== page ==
What Crunchyroll can teach the rest of us

by Joseph Akbrud


Earlier today Crunchyroll annnounced that it now has 100,000 payed subscribers to its service. For those of you unfamiliar with the service Crunchyroll provides high quality (up to 1080p for premium members) anime.  This announcement is part of a growing trend that has implications far beyond the otaku community.

A little over a year ago Arstechnica published an article on the growing fansub community. In the article Nate Anderson asked a few admitted anime pirates why they pirate anime (including several shows that were available on Hulu at time time).  The main reasons given were speed and content.  Downloading fansubs allowed users to obtain new episodes quickly and easily and consume that content on the device of their choosing. "Otaku2" (one of the pirates interviewed for the article) stated that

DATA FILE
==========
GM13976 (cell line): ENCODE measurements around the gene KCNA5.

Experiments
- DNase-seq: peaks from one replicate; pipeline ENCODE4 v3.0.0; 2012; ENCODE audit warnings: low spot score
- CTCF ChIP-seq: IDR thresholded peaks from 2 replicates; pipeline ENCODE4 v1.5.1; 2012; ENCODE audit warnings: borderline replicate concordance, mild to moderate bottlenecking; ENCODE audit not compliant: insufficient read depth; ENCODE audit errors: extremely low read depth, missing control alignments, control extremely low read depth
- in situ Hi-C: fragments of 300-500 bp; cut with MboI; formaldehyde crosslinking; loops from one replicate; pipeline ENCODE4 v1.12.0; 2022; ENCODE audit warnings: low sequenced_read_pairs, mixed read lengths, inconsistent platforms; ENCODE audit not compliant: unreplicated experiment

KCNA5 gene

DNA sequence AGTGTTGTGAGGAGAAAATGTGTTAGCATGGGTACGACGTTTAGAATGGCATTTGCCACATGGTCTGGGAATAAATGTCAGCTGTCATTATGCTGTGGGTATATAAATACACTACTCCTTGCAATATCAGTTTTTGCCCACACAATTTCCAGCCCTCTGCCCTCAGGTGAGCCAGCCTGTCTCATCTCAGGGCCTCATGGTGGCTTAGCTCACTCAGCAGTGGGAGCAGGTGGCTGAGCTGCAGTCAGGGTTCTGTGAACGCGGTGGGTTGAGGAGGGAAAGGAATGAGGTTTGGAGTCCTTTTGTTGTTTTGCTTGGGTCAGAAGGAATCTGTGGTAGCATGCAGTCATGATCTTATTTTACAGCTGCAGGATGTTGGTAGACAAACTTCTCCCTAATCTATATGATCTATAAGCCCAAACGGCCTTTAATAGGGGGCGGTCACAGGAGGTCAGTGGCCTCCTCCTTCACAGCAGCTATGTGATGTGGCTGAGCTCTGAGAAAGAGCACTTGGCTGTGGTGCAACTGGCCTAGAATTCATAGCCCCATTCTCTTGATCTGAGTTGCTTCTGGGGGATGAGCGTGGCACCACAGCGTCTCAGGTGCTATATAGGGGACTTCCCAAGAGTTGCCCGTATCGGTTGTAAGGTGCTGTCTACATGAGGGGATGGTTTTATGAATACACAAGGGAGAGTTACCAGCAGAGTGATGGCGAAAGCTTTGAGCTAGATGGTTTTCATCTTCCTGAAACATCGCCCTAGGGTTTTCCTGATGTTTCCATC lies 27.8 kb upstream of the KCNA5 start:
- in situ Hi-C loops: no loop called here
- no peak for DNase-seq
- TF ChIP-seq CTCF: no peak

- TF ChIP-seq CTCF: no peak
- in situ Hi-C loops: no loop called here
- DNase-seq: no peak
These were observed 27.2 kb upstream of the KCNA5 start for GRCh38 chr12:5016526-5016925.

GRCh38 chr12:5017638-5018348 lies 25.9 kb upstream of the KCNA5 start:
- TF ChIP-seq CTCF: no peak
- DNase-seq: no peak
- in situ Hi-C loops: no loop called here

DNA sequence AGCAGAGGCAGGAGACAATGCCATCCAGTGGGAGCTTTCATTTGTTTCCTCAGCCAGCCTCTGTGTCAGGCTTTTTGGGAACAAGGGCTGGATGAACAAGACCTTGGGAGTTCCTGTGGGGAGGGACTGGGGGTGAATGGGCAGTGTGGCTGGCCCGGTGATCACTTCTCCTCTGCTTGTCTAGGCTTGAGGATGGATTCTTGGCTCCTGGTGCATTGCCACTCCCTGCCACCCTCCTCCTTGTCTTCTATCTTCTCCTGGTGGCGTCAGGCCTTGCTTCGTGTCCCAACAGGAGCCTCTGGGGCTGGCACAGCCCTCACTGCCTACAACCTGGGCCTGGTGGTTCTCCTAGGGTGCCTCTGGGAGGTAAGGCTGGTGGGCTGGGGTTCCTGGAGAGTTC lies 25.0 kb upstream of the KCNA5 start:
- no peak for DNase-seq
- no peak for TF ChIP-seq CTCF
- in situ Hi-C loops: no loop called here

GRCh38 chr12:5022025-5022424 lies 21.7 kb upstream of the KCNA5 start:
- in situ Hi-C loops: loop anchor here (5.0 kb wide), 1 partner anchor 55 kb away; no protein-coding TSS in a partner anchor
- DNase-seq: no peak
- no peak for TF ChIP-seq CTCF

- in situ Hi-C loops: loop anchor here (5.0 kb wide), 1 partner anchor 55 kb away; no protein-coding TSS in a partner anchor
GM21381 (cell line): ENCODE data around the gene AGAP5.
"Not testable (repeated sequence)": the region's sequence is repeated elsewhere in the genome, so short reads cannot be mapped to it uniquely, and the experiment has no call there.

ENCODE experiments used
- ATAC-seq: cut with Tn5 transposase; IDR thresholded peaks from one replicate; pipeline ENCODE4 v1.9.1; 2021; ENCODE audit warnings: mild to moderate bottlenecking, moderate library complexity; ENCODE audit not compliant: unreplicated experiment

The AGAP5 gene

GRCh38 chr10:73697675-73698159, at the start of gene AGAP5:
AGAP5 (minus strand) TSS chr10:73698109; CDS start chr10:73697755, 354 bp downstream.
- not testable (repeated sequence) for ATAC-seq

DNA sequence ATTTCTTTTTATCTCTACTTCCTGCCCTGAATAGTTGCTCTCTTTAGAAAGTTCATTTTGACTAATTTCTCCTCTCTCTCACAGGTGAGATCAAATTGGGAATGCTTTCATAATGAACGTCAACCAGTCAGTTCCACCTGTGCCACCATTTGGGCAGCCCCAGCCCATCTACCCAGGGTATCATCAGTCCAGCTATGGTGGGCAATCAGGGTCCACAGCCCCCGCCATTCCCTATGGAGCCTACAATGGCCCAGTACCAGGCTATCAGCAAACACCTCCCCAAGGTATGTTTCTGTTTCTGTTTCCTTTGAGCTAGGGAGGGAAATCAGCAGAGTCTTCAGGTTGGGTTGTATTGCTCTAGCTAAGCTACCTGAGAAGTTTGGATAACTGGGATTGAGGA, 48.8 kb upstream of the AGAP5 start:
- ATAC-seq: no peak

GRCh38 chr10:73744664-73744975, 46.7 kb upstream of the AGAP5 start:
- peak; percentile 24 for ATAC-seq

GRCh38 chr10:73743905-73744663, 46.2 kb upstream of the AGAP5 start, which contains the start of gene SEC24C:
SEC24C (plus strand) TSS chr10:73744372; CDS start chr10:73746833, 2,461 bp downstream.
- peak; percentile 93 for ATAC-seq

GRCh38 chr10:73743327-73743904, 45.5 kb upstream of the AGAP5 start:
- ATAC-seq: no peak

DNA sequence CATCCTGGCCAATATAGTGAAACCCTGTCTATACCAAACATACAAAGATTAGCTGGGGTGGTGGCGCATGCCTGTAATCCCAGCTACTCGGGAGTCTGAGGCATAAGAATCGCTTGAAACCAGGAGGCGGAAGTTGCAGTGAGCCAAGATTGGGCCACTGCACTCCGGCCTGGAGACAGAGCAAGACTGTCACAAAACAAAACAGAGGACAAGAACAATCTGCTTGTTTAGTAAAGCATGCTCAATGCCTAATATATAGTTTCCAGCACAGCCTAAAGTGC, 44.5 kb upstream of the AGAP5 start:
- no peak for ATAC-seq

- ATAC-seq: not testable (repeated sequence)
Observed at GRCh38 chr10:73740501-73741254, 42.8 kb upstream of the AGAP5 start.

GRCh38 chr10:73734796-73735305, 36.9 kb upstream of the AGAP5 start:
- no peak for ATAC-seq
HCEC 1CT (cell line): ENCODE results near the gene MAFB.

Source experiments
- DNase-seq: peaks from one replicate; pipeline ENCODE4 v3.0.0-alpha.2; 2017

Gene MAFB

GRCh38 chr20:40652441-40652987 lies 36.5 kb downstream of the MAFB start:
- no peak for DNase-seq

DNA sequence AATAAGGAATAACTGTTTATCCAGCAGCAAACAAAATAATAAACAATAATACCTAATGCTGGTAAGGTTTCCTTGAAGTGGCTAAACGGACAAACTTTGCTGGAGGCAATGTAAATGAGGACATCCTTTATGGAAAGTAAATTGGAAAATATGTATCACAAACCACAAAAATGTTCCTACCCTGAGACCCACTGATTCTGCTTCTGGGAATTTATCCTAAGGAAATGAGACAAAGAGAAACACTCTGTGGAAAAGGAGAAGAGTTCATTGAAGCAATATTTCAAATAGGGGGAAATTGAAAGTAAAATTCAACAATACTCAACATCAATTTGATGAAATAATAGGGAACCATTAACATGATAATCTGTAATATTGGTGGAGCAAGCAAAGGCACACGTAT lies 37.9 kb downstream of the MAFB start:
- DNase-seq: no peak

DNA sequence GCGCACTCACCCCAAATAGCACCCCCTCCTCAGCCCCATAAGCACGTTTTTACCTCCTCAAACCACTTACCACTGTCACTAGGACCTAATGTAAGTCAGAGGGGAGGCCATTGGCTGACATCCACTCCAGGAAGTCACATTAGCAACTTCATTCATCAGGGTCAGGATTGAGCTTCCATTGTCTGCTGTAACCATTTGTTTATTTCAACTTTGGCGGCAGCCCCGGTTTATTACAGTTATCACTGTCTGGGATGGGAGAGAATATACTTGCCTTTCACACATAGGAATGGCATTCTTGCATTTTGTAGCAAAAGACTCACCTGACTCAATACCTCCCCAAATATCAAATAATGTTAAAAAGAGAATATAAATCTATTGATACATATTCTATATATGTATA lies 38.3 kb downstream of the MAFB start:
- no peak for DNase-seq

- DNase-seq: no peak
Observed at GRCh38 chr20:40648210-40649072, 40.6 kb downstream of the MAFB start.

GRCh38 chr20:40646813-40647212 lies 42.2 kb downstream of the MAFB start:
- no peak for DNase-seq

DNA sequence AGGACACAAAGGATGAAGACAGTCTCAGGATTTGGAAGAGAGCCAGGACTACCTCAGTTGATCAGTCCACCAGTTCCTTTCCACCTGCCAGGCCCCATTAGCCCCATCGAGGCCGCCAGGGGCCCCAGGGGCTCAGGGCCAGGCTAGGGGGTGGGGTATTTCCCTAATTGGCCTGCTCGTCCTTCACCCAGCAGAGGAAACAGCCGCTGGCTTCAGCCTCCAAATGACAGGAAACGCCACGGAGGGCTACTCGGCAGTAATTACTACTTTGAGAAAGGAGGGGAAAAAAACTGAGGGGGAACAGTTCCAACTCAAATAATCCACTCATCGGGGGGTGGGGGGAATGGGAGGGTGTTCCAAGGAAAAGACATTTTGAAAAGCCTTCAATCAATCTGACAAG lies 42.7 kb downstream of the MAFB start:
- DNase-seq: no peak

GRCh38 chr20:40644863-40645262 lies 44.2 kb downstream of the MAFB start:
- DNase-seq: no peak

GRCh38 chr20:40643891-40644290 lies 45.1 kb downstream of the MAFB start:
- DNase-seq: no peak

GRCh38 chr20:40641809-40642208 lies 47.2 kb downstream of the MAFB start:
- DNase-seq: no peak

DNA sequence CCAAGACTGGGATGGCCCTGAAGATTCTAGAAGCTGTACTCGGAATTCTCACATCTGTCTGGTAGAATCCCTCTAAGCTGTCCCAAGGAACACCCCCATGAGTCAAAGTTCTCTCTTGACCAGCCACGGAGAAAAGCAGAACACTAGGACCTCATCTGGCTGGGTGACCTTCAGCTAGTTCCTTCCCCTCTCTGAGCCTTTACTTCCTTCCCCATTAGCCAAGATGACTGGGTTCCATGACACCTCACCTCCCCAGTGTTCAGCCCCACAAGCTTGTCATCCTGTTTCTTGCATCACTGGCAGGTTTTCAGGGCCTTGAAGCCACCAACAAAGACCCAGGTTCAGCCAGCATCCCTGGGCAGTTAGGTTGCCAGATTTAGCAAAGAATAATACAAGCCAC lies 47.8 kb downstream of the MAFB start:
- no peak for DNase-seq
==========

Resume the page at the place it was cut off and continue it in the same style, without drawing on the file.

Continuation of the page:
...fan-created subtitles (fansubs) appear much more quickly than the officially subtitled English versions. "In some cases," he said, fansubbers "can get stuff out the next day after it airs, whereas I might have to wait months to get it legally."

A year later Crunchyroll fills that void by simulcasting many popular animes one hour after they air in Japan.

The success of Crunchyroll along with Spotify's 4 million paid subscribers proves that the answer to piracy is not another lawsuit. The most effective way to combat piracy is to build services that offer a wide variety of content for a reasonable price. 

Piracy is not the result of an unwillingness to pay for content, it's the failure of an industry to adopt to the needs of its consumers.